Queen Elizabeth II Terminal
As far as your author is aware, this station has never formally closed, even though it has not seen passenger boat trains for several years. It sits at the end of a 1¾-mile long branch line, comprising a mixture of single and double-track sections, which diverges from the Waterloo main line at Northam Junction. Of the latter, this is positioned one mile east of Southampton Central, about 1,500 yards south of St Denys, and is in the shadow of a large depot which looks after the route’s Siemens electric multiple unit fleet.
Southampton Docks had been in railway ownership since 1892, when the LSWR purchased the "Southampton Dock Company" on 1st November of that year for £1,181,000 (£136,600,000 at 2021 prices). Heavy investment followed this acquisition, as the LSWR developed the area into a major port. Passing to its successor, the Southern Railway, in 1923, the port was greatly expanded by the opening of Western Docks in 1934. The docks were heavily bombed during World War II, but after the end of the conflict in 1945 measures were quickly taken to restart commercial passenger traffic. These began with the overhaul and refurbishment of Transatlantic liner RMS Queen Elizabeth for Cunard White Star, which was sponsored by the British Government to boost post-war morale. The vessel departed Southampton Docks on its Maiden Voyage to New York City on 16th October 1946.
In 1948, to further the revitalisation of ocean travel to the United States, construction started on a purpose-built passenger terminal to serve Cunard White Star’s Transatlantic route. Of Art Deco design and located in the Eastern Docks beside berths 43 and 44, this building was christened the "Ocean Terminal" when formally opened by Prime Minister Clement Attlee on 31st July 1950. The structure was 1,297-feet-long, three-storeys-high, flanked on both sides by a series of railway tracks, and passenger platforms were provided, which meant that boat trains from Waterloo could come right up next to the liners.
As part of the Transport Act, 1962, the management of Southampton Docks passed from British Railways to the then new "British Transport Docks Board". In 1965, construction began on a then new Transatlantic liner to replace Cunard’s incumbent Queen Elizabeth and her sister ship, the Queen Mary. In preparation for the new vessel, the building of a second passenger and freight terminal got underway within Southampton’s Eastern Docks, at berths 38 and 39, in the same year. This was a gigantic structure, measuring about 270-yards long by 55-yards wide, which had a 30-foot-wide canopy attached to its eastern elevation running the entire length of the building. The canopy provided shelter for two parallel-running railway tracks, one of which served a platform used by liner passengers. The structure was formally opened on 15th July 1966 by Queen Elizabeth II and, appropriately, was named the "Queen Elizabeth II Terminal". Cunard operated the then new terminal in parallel with the "Ocean Terminal" of 1950.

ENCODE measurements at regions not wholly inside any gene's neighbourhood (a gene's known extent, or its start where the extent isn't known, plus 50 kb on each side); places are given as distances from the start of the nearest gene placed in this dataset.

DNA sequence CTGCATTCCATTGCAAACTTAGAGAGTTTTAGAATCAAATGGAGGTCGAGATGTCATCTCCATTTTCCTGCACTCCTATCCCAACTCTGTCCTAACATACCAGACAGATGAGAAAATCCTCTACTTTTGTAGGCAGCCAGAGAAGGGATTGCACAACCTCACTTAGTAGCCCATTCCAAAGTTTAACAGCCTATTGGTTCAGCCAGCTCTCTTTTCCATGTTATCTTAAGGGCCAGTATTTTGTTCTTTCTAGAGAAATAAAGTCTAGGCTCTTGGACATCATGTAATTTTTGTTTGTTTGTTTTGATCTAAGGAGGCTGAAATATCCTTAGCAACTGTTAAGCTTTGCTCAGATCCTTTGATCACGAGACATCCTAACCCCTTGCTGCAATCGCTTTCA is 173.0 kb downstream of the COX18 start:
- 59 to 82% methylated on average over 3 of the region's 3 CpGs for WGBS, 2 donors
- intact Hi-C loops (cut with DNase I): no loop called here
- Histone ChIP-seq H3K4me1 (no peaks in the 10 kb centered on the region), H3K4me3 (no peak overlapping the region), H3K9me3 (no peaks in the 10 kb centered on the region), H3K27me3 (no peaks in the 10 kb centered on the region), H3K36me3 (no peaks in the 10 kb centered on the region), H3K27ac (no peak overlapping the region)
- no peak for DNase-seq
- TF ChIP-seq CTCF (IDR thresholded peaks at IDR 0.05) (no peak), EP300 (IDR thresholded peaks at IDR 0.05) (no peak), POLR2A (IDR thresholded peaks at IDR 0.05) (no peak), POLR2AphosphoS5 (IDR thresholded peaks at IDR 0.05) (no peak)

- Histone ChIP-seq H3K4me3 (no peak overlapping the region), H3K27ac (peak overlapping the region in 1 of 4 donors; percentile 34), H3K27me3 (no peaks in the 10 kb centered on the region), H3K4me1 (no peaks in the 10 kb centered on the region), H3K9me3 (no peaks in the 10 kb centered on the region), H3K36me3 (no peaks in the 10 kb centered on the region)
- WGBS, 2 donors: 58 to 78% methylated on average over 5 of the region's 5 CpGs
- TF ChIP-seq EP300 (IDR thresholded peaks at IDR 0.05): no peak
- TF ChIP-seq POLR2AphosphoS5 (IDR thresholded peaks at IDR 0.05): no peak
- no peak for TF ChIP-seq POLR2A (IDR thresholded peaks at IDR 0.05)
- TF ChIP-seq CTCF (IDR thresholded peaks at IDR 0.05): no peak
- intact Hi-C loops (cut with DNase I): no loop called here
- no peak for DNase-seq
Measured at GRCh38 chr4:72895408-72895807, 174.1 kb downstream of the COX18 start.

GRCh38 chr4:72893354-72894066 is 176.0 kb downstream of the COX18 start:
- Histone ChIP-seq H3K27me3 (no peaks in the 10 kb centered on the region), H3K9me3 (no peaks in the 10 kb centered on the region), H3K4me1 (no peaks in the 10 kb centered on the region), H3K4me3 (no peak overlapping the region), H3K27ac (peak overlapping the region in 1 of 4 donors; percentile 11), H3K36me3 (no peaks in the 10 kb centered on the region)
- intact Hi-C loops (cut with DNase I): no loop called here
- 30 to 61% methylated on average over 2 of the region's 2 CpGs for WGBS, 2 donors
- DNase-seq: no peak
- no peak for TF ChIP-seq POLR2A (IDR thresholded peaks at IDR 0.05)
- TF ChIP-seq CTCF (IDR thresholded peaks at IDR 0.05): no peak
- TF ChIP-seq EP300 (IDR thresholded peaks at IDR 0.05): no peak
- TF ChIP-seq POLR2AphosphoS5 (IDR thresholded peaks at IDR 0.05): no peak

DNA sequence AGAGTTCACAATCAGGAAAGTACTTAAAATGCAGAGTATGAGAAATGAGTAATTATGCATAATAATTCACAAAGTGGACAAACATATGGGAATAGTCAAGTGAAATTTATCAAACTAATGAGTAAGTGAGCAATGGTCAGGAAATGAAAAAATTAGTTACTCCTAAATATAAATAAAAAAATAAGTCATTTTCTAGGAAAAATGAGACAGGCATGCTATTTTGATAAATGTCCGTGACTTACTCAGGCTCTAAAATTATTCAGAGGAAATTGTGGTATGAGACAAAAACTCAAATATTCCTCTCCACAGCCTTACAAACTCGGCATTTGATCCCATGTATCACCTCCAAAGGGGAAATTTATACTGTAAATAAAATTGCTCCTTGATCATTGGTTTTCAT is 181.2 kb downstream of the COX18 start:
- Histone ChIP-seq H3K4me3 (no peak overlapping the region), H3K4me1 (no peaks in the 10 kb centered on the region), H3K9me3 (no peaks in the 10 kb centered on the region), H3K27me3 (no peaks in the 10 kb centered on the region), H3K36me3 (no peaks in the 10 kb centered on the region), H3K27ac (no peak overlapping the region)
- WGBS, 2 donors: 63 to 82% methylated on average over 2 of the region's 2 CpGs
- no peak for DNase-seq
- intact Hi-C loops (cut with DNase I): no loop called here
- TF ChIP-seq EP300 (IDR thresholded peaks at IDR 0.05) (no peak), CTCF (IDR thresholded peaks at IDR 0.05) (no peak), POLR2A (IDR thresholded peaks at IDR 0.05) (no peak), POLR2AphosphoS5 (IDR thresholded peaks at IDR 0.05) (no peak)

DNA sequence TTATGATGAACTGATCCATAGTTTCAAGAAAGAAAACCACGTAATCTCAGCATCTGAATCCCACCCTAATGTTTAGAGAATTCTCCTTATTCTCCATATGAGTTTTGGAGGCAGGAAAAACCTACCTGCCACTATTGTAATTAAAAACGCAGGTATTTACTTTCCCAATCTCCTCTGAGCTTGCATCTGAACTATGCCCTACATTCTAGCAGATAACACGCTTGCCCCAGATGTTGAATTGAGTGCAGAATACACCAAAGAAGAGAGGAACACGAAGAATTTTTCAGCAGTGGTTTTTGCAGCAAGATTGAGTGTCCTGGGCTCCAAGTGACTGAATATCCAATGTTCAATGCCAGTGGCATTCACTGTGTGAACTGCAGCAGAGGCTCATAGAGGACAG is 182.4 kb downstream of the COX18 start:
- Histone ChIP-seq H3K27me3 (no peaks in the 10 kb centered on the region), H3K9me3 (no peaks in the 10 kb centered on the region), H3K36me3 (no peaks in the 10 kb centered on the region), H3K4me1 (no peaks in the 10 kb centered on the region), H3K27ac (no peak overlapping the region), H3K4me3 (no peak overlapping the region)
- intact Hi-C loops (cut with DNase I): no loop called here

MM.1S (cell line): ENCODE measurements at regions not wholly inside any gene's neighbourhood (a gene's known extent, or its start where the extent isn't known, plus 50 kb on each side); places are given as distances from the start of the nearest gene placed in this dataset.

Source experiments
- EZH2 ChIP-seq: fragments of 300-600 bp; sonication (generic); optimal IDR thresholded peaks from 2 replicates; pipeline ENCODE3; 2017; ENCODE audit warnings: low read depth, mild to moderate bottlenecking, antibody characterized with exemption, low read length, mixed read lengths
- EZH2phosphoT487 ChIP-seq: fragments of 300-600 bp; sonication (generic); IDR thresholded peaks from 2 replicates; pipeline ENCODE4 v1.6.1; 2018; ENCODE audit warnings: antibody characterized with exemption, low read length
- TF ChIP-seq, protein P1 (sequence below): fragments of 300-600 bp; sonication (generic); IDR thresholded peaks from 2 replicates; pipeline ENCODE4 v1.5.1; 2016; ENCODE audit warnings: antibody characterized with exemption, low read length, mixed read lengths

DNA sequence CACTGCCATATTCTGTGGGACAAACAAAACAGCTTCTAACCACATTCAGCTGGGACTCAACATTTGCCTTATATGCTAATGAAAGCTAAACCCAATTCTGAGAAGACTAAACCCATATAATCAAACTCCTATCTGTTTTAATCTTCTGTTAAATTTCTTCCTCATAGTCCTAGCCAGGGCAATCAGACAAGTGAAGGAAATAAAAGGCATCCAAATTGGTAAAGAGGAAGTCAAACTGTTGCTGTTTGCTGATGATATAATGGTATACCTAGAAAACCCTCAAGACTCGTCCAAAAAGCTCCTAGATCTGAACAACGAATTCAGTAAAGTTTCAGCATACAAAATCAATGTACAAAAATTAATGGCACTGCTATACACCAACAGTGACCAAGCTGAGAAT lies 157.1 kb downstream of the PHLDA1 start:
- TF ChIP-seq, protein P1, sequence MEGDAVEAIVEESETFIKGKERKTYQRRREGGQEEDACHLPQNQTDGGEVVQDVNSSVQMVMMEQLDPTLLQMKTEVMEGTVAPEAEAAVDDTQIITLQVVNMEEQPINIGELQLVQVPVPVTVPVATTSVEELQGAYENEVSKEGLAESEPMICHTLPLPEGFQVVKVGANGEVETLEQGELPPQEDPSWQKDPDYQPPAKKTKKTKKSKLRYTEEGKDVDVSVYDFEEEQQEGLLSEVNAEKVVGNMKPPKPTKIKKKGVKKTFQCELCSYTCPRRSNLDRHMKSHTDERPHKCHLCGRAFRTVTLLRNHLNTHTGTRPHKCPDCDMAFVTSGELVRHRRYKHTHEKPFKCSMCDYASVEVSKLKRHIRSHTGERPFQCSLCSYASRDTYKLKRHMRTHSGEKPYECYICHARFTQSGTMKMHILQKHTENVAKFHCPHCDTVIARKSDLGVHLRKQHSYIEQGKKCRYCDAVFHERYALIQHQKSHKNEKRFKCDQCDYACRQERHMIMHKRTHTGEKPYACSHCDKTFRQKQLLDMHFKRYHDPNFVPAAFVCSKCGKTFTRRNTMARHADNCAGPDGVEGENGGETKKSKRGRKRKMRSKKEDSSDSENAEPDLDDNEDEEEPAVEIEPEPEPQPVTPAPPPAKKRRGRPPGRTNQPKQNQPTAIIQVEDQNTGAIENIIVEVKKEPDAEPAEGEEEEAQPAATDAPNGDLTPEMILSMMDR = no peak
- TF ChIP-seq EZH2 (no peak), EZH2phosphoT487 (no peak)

The route mileage from Waterloo to Southampton’s QEII Terminal via Basingstoke is approximately 80-miles. No fixed timetable existed for boat trains; they ran on an as-required basis, depending on whether or not there was a sailing. Trains between Waterloo and Eastern Docks typically showed headcode 95; Western Docks was headcode 96; those to Weymouth Quay wore headcode 90.
Based on your author’s research, Southampton’s Ocean Terminal of 1950 served its last liners exactly thirty years later and, thereafter, boat traffic in Eastern Docks was focused on the QEII Terminal of 1966. In the 6th March 1981 edition of the Liverpool Echo newspaper, it was remarked that Ocean Terminal had been surveyed by Television South — then due to be the Southern Television (ITV) franchise-holder from January of the following year — for conversion into studios. Alas, it was not to be, and the structure was demolished in 1983. Exactly twenty years later, a refurbishment of the QEII Terminal was completed.
When did the last trains serve the QEII Terminal? Based on your author’s best research efforts, the last genuine boat train appears to have run on 16th October 2012; this was a working from Glasgow Central operated by "Direct Rail Services", formed of the "Blue Pullman" BR Mk 2 air-conditioned stock and hauled by Class 47 Nos. 47828 and 47818. As for the last train in general to pull up alongside the QEII Terminal’s platform, this would appear to have been the "Andover Fist" rail tour, which ran a return trip on 8th April 2017 from Waterloo to Southampton Eastern Docks.
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© David Glasspool
29th January 2000
Electro-Diesel No. 73108 is seen at the QEII Terminal fronting Hertfordshire Rail Tours' "The Southampton Docker", which was a circular working from Victoria, via Virginia Water and Basingstoke. The structure ascending from left to right in this southward view is a covered walkway; that section on the left, passing over the double-track, had been removed by 2011, and the cranes in the background had gone for scrap. The terminal building, including the platform canopy, was shortened at its southern end by about 120-feet in 2019. The abbreviation "ABP" on the sign stands for "Associated British Ports".
© David Glasspool Collection
A northward view shows that end of the QE11 Terminal which was demolished in 2019. The platform canopy can just be seen on the far right, behind which are the huge silos of Southampton Grain Terminal. The bridge-like structure running along the sides of the terminal was an elevated walkway, the staircase of which can be seen on the right.
© David Glasspool Collection